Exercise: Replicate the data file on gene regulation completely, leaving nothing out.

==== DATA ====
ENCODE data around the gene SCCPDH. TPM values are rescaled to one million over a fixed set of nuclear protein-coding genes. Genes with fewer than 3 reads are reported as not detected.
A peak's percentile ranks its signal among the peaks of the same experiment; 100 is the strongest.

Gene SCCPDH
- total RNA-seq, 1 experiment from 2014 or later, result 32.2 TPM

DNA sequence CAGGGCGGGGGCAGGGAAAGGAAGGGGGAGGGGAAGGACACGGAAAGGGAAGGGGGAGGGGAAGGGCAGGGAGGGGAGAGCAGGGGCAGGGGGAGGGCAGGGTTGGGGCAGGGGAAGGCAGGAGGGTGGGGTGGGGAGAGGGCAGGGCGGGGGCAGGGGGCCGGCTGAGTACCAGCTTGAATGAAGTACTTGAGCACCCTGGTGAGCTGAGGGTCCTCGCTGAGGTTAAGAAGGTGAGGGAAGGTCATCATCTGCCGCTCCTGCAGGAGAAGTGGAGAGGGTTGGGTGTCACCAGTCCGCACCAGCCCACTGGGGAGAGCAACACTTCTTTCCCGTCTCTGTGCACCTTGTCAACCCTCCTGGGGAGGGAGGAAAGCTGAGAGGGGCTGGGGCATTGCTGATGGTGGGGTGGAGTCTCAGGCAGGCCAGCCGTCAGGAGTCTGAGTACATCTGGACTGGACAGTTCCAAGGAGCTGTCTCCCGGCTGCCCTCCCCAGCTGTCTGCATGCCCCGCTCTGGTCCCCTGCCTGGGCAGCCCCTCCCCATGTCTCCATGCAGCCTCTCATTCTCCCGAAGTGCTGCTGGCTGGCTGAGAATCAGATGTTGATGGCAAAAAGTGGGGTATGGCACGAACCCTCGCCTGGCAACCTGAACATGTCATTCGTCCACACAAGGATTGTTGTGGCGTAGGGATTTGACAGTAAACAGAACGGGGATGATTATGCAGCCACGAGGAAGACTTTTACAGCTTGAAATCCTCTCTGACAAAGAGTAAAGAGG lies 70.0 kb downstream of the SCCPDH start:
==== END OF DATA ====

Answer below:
ENCODE data around the gene SCCPDH. TPM values are rescaled to one million over a fixed set of nuclear protein-coding genes. Genes with fewer than 3 reads are reported as not detected.
A peak's percentile ranks its signal among the peaks of the same experiment; 100 is the strongest.

Gene SCCPDH
- total RNA-seq, 1 experiment from 2014 or later, result 32.2 TPM

DNA sequence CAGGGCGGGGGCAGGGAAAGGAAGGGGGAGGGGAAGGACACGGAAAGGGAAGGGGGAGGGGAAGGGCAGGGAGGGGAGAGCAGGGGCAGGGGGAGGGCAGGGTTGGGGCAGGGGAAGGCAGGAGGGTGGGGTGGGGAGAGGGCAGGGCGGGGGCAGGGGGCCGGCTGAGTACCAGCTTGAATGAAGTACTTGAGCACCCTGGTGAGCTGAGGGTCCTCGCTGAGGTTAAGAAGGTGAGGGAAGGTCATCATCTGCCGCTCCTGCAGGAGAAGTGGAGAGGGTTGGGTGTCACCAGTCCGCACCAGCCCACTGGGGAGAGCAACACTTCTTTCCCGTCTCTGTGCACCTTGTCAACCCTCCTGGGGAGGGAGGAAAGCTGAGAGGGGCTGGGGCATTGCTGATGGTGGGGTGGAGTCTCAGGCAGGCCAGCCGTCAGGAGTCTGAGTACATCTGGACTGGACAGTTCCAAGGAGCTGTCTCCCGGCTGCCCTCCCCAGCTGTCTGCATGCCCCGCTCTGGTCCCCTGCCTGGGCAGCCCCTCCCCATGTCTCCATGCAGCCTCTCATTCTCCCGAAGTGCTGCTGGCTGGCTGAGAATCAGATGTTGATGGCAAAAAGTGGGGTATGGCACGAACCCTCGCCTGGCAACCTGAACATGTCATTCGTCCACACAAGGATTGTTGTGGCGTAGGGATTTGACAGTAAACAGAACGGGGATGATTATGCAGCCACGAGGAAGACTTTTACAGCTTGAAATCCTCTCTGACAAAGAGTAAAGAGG lies 70.0 kb downstream of the SCCPDH start: